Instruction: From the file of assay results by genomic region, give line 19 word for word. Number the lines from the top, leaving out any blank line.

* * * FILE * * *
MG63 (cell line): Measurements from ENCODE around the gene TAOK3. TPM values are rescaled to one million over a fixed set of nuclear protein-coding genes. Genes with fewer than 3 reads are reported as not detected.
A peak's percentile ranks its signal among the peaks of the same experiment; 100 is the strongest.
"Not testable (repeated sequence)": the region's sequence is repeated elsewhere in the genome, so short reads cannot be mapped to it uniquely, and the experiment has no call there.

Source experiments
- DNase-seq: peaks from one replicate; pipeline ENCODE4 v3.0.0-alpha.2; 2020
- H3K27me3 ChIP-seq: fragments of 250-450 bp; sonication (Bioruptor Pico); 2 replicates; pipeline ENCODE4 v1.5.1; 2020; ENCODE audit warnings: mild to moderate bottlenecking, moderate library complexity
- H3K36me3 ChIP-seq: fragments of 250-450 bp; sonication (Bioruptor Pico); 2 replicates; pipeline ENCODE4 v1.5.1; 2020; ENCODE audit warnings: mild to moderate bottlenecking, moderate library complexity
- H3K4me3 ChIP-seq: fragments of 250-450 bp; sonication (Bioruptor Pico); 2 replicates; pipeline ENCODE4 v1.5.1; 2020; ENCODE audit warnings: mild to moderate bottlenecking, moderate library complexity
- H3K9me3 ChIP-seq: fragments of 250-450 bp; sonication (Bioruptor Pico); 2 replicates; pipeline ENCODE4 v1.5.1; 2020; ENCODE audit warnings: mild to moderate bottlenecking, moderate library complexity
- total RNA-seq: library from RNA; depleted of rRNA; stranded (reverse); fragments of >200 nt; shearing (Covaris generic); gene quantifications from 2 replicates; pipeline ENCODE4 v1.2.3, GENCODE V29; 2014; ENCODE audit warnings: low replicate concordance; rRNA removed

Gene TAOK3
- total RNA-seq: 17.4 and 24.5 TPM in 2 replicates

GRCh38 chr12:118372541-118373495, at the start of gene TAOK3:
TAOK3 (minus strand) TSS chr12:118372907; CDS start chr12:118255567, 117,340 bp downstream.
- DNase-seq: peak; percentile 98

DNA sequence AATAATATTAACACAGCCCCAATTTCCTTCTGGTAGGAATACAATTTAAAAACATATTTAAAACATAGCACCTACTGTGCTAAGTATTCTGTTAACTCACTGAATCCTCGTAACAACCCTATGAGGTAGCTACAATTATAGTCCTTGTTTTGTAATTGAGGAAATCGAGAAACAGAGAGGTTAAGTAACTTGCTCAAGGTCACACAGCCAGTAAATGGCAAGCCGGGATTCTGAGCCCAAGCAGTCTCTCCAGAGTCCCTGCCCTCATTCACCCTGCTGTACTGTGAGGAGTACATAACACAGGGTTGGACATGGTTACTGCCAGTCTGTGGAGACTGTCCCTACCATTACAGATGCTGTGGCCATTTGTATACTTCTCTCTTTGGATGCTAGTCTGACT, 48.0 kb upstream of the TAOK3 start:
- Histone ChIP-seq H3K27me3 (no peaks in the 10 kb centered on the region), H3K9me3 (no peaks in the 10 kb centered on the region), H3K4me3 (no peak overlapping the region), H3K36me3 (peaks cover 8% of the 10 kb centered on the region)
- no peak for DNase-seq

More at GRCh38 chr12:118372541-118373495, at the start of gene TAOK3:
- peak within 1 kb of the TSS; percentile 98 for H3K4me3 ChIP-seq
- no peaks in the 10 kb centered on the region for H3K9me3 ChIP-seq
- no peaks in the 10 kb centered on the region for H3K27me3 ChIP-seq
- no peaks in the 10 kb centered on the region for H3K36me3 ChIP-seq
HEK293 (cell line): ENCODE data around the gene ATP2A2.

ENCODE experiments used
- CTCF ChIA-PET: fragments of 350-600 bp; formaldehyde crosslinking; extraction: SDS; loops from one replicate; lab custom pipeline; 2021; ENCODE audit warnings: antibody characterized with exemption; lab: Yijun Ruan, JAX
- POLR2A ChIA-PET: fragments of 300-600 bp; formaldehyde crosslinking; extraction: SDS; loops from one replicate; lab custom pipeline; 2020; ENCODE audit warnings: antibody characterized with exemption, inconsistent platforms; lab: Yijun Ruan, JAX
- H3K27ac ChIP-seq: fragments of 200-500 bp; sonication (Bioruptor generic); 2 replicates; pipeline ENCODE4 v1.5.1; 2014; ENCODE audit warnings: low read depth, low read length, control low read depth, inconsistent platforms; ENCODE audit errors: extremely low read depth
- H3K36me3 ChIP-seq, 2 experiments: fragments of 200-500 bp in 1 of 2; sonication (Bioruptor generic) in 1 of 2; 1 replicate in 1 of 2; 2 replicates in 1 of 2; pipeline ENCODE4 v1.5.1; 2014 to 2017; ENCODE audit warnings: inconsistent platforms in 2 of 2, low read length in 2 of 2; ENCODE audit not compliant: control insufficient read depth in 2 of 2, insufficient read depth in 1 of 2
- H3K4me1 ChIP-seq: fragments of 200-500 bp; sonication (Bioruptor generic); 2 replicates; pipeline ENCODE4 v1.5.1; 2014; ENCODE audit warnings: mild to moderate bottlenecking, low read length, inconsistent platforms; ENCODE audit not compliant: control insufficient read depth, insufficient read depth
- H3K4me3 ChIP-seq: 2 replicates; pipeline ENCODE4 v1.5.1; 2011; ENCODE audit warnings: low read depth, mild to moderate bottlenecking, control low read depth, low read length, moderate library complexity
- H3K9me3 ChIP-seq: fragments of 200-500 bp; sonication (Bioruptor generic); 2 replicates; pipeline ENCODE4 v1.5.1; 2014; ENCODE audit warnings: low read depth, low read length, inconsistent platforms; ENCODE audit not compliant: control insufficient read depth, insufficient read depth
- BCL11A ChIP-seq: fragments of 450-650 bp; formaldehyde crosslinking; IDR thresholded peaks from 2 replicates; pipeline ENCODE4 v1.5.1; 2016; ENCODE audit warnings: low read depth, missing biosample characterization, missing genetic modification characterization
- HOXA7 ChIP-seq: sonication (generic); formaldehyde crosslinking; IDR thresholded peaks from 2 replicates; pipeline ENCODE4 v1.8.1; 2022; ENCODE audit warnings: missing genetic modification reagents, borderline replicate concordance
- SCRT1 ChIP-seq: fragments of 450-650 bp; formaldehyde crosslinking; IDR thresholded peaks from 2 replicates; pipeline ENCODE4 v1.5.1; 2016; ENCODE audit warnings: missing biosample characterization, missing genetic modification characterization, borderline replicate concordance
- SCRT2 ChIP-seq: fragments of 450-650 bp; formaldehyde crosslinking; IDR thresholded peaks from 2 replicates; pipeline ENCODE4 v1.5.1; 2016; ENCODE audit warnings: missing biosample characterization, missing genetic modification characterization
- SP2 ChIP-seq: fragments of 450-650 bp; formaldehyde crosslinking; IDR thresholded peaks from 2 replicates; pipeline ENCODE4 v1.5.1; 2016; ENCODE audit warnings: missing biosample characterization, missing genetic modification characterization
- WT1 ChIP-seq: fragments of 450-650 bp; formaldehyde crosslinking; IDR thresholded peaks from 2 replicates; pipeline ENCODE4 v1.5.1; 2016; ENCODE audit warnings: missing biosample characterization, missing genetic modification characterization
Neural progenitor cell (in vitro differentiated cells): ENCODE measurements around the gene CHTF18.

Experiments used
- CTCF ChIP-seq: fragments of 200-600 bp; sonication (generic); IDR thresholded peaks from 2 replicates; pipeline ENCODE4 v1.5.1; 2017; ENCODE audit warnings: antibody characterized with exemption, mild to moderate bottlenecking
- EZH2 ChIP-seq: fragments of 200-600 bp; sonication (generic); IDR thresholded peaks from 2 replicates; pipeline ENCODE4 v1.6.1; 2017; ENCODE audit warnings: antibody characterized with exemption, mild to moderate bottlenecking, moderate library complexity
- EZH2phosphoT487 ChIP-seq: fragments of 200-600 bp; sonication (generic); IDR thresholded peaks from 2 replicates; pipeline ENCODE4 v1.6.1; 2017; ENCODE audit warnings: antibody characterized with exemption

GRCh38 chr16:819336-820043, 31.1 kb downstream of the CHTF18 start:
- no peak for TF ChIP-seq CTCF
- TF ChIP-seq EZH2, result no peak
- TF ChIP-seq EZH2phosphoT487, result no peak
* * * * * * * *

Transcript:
More at GRCh38 chr12:118372541-118373495, at the start of gene TAOK3: